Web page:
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Dorsal Bridge Plate

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Evolution of Dorsal Bridge Plate

“Internal” distraction fixators (dorsal bridge plates) were originally designed in an effort to mitigate the pitfalls of external fixators. These function to the same extent as external fixators, utilizing traction and ligamentotaxis (applying a longitudinal force to ligaments which then helps to pull the bone they are attached to into the right place) for restoration of the articular surface of the joint.

Securing the plate after traction/distraction allows for restoration of the 3 critical goals of fixing distal radius fractures: restoring radial length, radial inclination and volar tilt (inclination and tilt are anatomical components of the articular surface of the distal radius). While an external fixator functions in a similar kinematic way in order to accomplish the above, there are notable advantages that the dorsal bridge plate has demonstrated in patient studies.

These include improved patient comfort and superior patient outcomes, no risk of pin track infection, and greater biomechanical stability that allows earlier weight bearing. This is particularly important for patients with concomitant lower extremity injuries. Studies have also suggested there is a decreased risk of Complex Regional Pain Syndrome (CRPS) with the use of dorsal bridge plates.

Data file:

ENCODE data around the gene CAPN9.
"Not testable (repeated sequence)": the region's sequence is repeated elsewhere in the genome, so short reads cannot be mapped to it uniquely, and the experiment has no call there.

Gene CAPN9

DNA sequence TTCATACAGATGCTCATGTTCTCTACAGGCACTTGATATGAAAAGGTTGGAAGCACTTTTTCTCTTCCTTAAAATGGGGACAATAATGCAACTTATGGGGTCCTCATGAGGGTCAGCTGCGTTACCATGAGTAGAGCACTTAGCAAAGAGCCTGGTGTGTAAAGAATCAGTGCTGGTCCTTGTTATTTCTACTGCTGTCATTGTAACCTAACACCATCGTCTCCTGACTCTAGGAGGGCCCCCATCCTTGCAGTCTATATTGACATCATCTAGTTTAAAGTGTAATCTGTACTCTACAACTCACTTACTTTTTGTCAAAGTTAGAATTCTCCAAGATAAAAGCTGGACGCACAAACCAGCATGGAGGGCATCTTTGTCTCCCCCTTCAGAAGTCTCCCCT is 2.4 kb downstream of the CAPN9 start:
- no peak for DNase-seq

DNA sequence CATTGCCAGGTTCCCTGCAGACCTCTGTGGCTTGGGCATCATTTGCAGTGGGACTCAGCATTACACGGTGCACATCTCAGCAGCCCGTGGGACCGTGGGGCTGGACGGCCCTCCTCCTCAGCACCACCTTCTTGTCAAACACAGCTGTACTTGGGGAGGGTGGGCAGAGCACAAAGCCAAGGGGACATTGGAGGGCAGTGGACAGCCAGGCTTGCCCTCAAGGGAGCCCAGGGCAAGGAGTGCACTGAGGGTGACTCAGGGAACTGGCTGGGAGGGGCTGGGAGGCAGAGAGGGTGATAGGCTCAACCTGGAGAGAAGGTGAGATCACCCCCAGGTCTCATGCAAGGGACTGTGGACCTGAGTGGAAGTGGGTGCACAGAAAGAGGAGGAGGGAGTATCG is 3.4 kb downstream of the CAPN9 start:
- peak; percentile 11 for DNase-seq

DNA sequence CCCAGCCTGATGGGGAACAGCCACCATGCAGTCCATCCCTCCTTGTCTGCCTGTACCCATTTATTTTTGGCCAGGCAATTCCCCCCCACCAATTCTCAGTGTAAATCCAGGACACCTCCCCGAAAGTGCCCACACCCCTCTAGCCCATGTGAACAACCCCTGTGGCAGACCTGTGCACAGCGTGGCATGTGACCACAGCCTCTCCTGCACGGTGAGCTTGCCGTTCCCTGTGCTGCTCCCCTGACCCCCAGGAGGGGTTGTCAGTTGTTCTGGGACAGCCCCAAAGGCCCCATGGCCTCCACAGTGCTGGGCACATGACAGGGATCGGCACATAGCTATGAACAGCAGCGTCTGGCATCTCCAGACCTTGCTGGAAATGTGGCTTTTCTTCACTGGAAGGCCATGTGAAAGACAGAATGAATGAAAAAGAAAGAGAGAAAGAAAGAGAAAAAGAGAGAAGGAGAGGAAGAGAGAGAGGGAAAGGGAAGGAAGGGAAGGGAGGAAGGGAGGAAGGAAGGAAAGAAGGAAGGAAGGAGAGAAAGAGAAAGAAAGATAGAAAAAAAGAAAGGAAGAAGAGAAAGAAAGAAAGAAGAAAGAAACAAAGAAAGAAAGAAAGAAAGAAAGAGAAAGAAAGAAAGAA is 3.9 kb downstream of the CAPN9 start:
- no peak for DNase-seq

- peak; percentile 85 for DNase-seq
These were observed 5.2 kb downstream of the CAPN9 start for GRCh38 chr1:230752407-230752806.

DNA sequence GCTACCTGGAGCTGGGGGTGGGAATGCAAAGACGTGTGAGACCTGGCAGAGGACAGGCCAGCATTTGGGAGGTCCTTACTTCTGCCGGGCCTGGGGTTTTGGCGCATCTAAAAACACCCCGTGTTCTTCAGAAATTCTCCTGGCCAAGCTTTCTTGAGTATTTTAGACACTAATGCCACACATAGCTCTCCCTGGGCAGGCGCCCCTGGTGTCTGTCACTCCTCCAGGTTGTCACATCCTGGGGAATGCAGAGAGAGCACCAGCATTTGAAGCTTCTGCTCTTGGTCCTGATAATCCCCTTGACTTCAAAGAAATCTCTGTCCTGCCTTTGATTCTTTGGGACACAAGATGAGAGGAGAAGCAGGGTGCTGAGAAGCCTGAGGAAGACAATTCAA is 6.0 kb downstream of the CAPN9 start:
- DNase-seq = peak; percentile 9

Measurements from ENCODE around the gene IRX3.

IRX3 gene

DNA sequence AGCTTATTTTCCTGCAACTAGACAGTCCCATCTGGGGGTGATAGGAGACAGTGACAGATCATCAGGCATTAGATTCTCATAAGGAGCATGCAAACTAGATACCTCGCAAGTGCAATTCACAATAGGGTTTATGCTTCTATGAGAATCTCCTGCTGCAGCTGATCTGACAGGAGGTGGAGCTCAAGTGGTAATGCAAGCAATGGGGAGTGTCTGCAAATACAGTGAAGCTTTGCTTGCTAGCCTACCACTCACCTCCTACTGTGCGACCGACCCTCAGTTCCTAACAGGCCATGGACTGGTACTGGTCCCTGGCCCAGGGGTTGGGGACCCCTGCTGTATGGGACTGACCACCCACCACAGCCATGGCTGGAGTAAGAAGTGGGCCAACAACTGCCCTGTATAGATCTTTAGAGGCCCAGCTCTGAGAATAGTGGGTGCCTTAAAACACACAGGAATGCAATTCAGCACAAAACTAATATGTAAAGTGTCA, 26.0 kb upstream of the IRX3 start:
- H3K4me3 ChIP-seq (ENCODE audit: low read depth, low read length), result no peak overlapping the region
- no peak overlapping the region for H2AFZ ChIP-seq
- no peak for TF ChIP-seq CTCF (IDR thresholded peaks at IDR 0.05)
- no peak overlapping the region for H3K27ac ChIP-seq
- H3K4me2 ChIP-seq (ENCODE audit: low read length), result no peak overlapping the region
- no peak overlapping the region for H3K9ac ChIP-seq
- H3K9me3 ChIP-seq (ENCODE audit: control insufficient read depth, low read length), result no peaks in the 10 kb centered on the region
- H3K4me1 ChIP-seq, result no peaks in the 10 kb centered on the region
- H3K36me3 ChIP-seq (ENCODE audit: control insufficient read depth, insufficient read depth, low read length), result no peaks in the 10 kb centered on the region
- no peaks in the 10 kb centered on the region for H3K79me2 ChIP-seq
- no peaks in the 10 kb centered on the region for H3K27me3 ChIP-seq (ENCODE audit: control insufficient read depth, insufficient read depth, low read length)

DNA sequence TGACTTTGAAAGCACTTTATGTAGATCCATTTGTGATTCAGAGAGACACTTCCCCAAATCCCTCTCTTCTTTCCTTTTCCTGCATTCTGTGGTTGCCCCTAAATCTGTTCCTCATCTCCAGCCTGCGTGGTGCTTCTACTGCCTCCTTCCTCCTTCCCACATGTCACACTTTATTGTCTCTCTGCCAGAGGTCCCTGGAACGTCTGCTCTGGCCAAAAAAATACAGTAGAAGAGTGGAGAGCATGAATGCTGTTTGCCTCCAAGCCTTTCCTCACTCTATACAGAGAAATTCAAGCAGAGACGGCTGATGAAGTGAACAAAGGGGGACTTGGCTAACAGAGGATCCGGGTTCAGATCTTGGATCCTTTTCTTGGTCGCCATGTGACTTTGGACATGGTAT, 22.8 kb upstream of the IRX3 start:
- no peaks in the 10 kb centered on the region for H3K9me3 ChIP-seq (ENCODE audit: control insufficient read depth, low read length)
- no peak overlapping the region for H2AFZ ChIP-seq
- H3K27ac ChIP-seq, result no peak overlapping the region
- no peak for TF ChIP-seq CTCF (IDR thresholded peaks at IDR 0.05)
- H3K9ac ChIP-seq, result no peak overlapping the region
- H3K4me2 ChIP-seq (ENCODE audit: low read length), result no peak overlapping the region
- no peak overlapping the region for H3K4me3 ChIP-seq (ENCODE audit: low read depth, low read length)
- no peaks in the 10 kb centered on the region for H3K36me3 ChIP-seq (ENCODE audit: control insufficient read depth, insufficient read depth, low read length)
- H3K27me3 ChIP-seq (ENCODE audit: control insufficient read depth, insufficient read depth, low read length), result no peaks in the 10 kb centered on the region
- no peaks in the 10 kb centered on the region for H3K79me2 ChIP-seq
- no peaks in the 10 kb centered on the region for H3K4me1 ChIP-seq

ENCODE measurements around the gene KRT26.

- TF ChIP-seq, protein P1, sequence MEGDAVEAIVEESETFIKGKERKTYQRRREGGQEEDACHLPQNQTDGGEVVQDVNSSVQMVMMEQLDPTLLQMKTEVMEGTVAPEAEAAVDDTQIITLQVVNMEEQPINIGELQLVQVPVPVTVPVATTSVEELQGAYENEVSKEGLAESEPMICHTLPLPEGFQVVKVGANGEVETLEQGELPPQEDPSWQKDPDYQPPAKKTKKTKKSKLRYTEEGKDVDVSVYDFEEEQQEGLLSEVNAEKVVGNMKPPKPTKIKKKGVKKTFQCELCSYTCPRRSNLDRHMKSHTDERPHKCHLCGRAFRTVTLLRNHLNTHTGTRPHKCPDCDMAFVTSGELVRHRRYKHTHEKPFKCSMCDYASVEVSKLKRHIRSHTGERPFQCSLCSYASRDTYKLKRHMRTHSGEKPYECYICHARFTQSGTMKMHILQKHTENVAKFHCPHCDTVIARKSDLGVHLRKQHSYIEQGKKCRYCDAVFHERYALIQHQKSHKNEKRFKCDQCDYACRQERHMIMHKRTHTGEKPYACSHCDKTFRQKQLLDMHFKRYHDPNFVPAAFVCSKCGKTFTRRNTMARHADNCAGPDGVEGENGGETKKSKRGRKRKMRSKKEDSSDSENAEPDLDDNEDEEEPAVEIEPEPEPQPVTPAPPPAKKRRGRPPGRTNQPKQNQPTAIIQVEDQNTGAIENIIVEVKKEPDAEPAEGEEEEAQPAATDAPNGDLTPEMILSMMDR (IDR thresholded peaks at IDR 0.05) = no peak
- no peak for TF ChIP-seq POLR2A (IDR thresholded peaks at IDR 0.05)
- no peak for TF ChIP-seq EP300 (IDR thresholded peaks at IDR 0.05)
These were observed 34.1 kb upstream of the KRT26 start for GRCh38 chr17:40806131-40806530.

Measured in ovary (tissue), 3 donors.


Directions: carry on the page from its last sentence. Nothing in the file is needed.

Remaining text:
The major drawback of using a dorsal bridge plate is that a secondary surgery is required in order to remove the plate (although external fixator removal may need to be done in the operating room as well, as removal in a clinical setting can cause significant patient discomfort). Compared to external fixators, there is a risk of tendon entrapment during placement of a dorsal bridge plate. This can lead to tendonitis and eventually rupture. This risk can be minimized by securing the plate to the second metacarpal rather than the third, but this is not always possible.

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